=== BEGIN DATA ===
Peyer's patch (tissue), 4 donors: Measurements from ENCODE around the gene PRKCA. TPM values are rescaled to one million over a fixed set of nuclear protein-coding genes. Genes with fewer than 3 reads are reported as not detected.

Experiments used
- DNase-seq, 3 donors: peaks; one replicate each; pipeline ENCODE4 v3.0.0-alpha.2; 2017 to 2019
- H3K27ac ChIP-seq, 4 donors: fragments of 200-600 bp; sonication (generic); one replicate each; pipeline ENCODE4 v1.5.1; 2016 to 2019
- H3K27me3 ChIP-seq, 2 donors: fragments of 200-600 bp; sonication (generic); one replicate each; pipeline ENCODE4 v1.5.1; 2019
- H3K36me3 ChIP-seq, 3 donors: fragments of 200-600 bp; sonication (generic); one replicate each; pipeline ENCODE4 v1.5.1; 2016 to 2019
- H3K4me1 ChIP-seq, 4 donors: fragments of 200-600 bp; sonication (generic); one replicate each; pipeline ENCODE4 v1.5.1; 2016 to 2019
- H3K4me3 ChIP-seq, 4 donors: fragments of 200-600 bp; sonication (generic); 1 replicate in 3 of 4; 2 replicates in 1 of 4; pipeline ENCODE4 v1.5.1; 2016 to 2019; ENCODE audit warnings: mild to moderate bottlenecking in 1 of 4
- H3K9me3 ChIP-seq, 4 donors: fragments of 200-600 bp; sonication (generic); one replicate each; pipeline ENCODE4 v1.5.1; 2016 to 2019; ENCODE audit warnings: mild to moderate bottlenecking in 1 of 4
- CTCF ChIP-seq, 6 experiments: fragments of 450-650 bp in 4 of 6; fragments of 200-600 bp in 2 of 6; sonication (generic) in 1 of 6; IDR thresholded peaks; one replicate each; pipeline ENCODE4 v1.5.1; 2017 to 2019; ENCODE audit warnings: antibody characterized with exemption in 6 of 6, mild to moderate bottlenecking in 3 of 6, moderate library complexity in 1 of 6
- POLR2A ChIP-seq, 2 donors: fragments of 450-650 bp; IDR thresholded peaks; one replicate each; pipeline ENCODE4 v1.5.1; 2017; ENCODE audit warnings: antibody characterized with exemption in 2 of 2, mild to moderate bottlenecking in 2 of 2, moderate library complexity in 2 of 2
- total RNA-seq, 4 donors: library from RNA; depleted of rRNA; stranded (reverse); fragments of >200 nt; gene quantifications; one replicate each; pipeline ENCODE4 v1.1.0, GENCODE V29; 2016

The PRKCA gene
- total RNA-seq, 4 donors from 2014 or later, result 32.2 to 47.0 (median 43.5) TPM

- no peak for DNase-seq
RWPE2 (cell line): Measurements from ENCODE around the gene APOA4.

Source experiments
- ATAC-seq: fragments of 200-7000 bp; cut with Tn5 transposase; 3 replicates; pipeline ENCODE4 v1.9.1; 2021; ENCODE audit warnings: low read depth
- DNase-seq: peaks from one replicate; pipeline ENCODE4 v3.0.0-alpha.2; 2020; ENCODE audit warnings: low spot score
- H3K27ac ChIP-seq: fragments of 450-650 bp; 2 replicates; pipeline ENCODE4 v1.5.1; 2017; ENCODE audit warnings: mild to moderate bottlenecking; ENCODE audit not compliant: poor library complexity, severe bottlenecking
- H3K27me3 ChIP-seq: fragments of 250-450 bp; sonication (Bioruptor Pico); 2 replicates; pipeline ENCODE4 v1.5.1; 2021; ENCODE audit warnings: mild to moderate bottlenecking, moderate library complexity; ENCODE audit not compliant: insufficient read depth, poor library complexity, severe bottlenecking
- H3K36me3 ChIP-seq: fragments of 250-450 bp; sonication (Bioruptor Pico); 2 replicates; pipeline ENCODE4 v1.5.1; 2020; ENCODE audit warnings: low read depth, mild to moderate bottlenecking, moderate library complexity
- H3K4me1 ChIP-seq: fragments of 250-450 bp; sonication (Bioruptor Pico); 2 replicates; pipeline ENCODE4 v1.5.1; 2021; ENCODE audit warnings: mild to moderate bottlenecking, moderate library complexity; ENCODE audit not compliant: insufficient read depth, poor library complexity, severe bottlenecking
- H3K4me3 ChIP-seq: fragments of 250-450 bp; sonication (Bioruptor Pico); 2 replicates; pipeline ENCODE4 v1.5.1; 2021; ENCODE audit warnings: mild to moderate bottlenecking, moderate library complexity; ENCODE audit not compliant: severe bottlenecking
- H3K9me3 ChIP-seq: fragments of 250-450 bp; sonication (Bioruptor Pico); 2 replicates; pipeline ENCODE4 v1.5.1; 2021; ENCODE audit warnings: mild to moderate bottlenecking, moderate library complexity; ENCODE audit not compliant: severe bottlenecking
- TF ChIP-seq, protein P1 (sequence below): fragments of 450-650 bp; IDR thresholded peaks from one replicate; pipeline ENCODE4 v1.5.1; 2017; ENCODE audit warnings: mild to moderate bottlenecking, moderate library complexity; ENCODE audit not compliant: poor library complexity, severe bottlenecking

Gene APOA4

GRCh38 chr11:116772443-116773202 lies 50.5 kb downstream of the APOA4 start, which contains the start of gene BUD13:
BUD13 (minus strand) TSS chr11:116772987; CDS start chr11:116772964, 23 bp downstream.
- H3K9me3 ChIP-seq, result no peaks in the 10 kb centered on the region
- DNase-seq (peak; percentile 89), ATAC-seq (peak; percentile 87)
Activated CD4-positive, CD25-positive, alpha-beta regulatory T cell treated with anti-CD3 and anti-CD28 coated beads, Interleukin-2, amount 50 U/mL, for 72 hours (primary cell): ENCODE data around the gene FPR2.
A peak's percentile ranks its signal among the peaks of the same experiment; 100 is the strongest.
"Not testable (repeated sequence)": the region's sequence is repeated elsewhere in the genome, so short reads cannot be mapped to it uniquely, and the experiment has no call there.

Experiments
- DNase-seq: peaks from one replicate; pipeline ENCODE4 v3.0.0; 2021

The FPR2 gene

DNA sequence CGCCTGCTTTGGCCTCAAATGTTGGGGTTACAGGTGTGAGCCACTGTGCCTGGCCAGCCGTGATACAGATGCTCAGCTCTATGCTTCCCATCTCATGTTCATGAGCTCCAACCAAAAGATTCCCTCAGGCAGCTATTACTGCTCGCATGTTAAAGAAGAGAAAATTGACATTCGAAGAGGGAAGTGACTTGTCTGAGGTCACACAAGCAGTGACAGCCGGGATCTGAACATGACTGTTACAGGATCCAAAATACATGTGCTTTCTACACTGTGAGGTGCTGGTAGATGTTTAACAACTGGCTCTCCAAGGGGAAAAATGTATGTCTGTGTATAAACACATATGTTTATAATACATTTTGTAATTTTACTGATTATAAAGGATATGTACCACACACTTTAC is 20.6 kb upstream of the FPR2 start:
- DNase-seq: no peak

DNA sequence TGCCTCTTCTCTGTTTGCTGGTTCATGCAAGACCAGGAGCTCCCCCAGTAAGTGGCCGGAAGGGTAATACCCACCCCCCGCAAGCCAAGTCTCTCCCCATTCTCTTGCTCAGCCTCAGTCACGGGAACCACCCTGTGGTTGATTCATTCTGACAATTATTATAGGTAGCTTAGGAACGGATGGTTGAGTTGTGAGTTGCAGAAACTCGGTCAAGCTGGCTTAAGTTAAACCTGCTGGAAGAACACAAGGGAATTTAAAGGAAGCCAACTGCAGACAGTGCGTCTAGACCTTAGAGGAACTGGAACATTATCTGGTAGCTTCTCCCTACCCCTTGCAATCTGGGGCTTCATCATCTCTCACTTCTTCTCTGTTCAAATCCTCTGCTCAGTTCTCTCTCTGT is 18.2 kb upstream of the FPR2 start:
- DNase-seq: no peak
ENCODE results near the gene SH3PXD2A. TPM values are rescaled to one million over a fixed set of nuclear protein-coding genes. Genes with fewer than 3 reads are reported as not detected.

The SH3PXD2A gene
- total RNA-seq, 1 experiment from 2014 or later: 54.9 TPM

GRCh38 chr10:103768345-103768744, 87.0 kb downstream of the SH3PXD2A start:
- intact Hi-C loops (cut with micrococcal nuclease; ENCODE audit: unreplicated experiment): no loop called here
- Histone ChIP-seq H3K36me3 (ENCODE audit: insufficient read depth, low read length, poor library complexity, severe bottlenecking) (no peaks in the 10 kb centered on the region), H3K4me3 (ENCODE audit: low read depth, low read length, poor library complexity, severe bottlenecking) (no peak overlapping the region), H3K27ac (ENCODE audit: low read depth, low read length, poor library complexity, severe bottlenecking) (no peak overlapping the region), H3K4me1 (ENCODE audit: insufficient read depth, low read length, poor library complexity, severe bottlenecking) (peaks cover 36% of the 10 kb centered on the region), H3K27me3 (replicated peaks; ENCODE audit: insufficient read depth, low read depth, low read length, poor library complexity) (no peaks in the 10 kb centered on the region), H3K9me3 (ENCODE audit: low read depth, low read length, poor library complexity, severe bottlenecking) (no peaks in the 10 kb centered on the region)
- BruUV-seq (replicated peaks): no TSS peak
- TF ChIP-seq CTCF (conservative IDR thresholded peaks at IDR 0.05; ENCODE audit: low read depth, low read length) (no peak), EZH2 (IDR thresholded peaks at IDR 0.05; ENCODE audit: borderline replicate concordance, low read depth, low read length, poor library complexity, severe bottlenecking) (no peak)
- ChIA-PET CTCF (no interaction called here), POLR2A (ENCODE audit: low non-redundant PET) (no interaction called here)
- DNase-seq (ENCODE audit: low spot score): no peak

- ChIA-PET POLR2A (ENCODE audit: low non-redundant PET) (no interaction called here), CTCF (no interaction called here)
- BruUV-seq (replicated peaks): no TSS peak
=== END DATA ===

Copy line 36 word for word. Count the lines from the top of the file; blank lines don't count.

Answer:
- DNase-seq: peaks from one replicate; pipeline ENCODE4 v3.0.0; 2021